Lahiri was born of Bengali parents in 1967 in London, and grew up in Rhode Island. She has travelled several times to India. Both her parents were born and raised in that country. Her father is a librarian and mother a teacher. Jhumpa obtained her Bachelor of Arts degree from Barnard College, followed by a Masters in English, a Masters in Creative Writing, and a Masters in Comparative Studies in Literature and the Arts, as well as a Ph.D. in Renaissance Studies, all from Boston University.
On April 10, 2000, at the age of 32, she won the Pulitzer Prize for Fiction for her collection of short stories entitled Interpreter of Maladies. To Newsweek International she once said, "The characters I'm drawn to all face some barrier of communication. I like to write about people who think in a way they can't fully express." By incorporating Indian traditions into her work, Lahiri created tales of cultural differences and character emotions that connect with readers from many different backgrounds.


The title of the collection of the nine short stories by J. Lahiri has the same title as the central, and in my opinion, the best of them: Interpreter of Maladies. The setting is India. The main characters are a couple visiting from New Jersey and the taxidriver Mr. Kapasi whose other job is to work as an interpreter at a doctor's surgery where he translates for the doctor what his patients tell him in Gujarati language which the doctor doesn't understand.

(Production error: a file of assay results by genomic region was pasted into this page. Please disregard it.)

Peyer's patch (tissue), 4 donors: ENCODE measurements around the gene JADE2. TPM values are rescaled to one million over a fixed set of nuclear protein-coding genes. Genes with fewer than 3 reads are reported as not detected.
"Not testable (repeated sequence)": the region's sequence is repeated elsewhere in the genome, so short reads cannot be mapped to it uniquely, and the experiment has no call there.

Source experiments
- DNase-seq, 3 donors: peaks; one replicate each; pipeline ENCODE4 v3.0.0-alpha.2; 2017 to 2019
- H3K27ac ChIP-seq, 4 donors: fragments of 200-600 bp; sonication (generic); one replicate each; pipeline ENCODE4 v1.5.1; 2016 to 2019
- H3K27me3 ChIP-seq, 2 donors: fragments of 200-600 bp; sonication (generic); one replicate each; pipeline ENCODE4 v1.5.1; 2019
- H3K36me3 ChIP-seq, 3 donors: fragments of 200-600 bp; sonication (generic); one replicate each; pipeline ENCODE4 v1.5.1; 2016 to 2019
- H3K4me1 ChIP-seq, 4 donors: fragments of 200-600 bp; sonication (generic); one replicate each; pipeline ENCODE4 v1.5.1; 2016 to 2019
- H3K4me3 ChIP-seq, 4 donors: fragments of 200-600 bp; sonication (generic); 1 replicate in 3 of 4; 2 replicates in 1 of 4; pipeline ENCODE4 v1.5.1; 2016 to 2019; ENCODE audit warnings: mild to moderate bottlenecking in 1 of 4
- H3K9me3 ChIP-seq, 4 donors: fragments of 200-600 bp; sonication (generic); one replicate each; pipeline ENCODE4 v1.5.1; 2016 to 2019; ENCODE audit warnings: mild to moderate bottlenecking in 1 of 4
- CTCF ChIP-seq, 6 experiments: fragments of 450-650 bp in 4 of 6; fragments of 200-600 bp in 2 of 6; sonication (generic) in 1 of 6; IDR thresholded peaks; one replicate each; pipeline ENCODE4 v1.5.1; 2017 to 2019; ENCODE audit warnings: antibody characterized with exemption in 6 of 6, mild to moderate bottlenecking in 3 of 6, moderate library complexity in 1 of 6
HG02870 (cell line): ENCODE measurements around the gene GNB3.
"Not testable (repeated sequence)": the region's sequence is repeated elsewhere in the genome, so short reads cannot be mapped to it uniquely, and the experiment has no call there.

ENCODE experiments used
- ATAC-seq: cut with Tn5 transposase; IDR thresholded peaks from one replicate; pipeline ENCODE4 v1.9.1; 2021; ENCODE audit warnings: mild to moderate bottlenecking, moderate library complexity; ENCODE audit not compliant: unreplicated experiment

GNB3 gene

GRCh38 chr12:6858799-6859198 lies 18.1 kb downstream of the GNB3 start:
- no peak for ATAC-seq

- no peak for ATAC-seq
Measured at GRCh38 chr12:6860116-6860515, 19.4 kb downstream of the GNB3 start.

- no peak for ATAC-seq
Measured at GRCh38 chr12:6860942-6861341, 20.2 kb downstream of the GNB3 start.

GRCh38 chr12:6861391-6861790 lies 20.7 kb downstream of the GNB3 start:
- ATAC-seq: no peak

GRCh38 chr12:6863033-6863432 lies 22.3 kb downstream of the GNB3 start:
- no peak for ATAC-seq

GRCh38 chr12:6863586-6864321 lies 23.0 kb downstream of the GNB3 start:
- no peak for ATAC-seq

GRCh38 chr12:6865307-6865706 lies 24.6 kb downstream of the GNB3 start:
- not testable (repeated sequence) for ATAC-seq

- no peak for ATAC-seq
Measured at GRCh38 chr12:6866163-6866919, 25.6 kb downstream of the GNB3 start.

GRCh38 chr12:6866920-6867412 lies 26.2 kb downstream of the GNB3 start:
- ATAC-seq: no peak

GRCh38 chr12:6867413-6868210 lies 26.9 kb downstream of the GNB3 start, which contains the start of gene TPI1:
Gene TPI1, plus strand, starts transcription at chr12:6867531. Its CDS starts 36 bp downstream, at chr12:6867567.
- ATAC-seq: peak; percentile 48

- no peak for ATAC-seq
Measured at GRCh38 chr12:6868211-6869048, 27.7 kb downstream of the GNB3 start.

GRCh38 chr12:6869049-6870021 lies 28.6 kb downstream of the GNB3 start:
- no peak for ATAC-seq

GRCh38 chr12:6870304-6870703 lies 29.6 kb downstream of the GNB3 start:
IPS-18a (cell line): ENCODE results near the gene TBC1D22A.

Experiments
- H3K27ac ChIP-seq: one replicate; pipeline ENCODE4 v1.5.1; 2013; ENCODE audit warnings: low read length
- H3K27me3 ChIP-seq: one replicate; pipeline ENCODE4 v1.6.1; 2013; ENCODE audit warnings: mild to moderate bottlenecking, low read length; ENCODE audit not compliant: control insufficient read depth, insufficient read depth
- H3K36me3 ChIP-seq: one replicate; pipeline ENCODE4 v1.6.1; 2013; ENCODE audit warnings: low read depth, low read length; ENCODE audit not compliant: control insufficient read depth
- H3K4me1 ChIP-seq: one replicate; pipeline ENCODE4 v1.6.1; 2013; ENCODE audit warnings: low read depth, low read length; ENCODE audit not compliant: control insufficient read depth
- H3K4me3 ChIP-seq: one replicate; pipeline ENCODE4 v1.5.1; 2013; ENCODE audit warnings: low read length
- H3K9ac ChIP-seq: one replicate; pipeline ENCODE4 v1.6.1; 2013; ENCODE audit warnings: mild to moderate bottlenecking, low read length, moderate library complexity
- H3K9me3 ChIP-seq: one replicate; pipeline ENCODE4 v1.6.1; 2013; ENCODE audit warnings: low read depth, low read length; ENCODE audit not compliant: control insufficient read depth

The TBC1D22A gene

Kapasi's second job is to take tourists to sights like the Sun Temple in Konorak where he one day drives the Das family with their three children. Mr. Das is Indian born, Mrs. Das is American. Their marriage is obviously disintegrating. He (Mr. Kapasi) wondered if Mr. and Mrs. Das were a bad match...The signs from his own marriage were there - the bickering, the indifference, the protracted silences....it was hard to believe they were regularly responsible for anything other than themselves. Mr. Kapasi somehow falls in love with Mrs. Das and in a kind of 'reported thought', he even imagines him exchanging letters with her between America and India. Thus he would fufill his dream of serving as an interpreter not only between the doctor and his patients but also between two nations. Later Mrs. Das confides to him that she has an illegitimate son which she even hasn't revealed to her husband.
Marriage is at the core of almost all nine stories. Some of the marriages are arranged, some have been rushed into, some are betrayed and some are exhausted. Communication between the couples is almost always as limited as between Indians living in America and Americans.

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